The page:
I love sharing this story because it just illustrates, for me, the saying, “When the student is ready, the teacher will appear.” I was working at a telecommunications company in Oregon back in the early 2000s, and one day, after having put a very delicate and time-sensitive part of a project to rest, my client Bruce, who was based in North Carolina, and I got to talking, and strangely enough, ended up talking about meditation.

Searching for the Right Practice

I was at a point in my life where I was committed to exploring options to help me heal and manage emotional and mental stresses that I related to sexual abuse during my childhood. These stresses had begun to interfere with my quality of life, my relationships, my well-being, and self-worth. I’d been practicing yoga on and off for a few years and found it helpful… and there was room to expand and deepen that. I was curious about meditation, thinking it might offer more support.

Tracy Chipman greeting the day

Over the course of many months, I explored various meditation techniques. Candle-gazing and watching the breath were two of many that I tried. In every case, when I was faced with the reality of actually sitting and meditating on a regular basis, I literally came up with any excuse not to. I practically forced myself to sit and came to dislike it.

Eventually, after many tries with many meditation styles, I stopped forcing myself and gave up. It was discouraging, and I considered myself one of those folks who just couldn’t meditate.

“When the Student Is Ready, the Teacher Will Appear”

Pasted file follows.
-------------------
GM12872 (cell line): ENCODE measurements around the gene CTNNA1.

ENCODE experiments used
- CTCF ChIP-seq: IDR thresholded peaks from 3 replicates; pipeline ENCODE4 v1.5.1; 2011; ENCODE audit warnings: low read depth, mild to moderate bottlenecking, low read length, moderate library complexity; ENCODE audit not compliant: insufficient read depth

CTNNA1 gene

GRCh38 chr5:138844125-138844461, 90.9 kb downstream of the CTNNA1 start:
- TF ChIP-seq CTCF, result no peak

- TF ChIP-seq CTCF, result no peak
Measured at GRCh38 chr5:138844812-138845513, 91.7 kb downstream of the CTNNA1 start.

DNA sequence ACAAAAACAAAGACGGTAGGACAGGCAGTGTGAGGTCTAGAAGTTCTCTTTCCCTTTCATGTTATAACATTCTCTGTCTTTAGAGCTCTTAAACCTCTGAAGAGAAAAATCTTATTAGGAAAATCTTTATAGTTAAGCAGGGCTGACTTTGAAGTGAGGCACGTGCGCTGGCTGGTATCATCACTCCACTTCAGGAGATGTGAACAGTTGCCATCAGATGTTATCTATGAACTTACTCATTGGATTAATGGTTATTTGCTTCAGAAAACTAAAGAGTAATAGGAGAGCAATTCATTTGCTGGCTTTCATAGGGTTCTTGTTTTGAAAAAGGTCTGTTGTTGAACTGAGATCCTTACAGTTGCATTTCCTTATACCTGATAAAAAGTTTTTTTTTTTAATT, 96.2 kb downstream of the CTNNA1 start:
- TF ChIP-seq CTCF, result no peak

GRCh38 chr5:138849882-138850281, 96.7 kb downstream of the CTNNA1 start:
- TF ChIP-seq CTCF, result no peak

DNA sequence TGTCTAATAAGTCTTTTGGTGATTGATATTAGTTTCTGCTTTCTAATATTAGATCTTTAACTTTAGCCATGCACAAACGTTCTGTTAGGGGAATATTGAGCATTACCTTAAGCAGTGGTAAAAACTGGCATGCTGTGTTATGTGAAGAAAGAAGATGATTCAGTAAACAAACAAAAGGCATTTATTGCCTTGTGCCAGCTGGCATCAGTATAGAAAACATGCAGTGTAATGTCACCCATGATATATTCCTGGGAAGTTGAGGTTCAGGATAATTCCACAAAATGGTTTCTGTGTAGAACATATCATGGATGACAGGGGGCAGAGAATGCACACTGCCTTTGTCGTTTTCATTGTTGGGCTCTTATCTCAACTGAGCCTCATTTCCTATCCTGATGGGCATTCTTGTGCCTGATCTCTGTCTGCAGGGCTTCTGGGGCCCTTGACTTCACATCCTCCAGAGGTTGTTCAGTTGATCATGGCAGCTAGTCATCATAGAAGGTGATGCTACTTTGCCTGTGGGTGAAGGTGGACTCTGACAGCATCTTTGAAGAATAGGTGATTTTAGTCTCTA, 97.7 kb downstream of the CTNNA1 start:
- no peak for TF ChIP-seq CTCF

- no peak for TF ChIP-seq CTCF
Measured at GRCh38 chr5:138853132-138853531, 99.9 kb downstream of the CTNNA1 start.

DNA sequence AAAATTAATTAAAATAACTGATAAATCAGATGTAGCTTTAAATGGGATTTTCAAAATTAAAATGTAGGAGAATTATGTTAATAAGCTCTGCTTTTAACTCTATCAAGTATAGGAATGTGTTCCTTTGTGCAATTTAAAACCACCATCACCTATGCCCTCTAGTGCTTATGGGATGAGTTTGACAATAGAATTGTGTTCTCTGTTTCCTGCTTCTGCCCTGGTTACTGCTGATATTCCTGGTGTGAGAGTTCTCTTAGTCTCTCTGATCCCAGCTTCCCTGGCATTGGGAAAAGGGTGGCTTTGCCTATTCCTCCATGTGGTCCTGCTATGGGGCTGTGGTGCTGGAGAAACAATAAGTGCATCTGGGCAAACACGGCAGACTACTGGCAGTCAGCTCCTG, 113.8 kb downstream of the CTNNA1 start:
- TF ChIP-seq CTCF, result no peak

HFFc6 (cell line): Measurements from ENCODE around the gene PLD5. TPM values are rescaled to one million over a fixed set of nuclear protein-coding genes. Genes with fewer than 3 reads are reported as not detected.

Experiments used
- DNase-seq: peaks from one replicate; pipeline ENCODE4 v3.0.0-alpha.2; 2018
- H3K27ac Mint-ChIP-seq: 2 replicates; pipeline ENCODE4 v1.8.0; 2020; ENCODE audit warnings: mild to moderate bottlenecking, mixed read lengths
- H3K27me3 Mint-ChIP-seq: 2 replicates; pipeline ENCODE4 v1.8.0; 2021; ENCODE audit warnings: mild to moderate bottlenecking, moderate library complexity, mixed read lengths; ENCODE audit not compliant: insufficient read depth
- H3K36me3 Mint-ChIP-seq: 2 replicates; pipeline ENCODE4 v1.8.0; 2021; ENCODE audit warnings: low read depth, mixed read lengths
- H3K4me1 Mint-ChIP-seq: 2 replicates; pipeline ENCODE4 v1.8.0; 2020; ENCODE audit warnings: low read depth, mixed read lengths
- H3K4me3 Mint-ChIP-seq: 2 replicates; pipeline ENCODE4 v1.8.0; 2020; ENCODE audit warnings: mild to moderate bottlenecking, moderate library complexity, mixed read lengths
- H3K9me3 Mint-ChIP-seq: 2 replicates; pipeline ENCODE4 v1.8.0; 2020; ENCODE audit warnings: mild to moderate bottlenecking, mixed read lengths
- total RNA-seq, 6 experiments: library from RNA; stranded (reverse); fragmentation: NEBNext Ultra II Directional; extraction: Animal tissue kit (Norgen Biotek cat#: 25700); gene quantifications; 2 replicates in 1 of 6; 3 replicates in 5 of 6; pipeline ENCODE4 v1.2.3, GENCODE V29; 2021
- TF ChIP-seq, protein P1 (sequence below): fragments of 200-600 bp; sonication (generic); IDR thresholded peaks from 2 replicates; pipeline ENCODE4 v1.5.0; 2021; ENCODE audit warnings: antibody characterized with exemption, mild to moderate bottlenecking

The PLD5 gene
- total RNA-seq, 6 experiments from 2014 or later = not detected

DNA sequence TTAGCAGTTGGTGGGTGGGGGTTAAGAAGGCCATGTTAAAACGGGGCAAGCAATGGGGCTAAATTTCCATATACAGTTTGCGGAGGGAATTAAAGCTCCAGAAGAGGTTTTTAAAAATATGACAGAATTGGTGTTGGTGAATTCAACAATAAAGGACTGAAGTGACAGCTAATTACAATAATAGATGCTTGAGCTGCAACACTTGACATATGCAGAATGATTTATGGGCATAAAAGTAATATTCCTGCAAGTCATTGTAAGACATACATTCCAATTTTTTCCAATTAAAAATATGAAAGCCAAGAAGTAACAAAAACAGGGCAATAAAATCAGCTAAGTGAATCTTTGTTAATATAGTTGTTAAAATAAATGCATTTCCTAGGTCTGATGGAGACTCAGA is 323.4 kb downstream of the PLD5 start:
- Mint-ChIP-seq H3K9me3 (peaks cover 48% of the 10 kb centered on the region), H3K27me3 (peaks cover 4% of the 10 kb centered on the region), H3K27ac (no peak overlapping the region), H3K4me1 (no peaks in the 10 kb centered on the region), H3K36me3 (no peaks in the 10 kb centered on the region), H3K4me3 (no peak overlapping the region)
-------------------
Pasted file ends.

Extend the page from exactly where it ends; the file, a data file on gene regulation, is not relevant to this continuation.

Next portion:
So, when my client Bruce and I started discussing meditation, I shared all this with him, along with the observation of how I was just too antsy to sit still and meditate. He said he could relate, and remembered what it was like to feel that way, but it had been a very long time. He went on to tell me that he’d been a regular meditator for 20+ years, practicing the Transcendental Meditation® (TM) technique.

Of course I had heard of TM, but was reluctant because it was a steep financial commitment for me—and what if it was like all the others I had tried? But our conversation was inspiring, and I felt like it was worth exploring. Long story short, a few weeks later I learned TM.

From the first moment of silently thinking the mantra, it was so sweet and so easy. Within moments of learning, I just knew, down to my bones, that I had found the meditation that was for me. It was such a relief. I was a meditator after all!

The day after learning TM, I literally could not wait to meditate, I was so delighted by how I felt when meditating and afterwards.

Within moments of learning, I just knew, down to my bones, that I had found the meditation that was for me… I was a meditator after all!

Becoming Better at Being Me

That impulse of wanting to meditate and loving my practice (every day!) has stuck with me for years… 13 years. TM is part of my life. It is a lifeline to a calmer, more connected, more creative version of myself… helping me become better at being me.

The longer I practice, the more I notice that the challenging, painful parts of life aren’t as pinching or devastating. I believe my TM practice actually helps me suffer less in life, and to me that is a precious and priceless gift… and a tool in my bag of self-loving actions.

That timely and synchronistic conversation with Bruce and my choosing to learn TM changed the storyline of my life in countless and beautiful ways.


Tracy Chipman is a storyteller, Yoga instructor, and Ayurvedic wellness coach living in Menomonie, Wisconsin.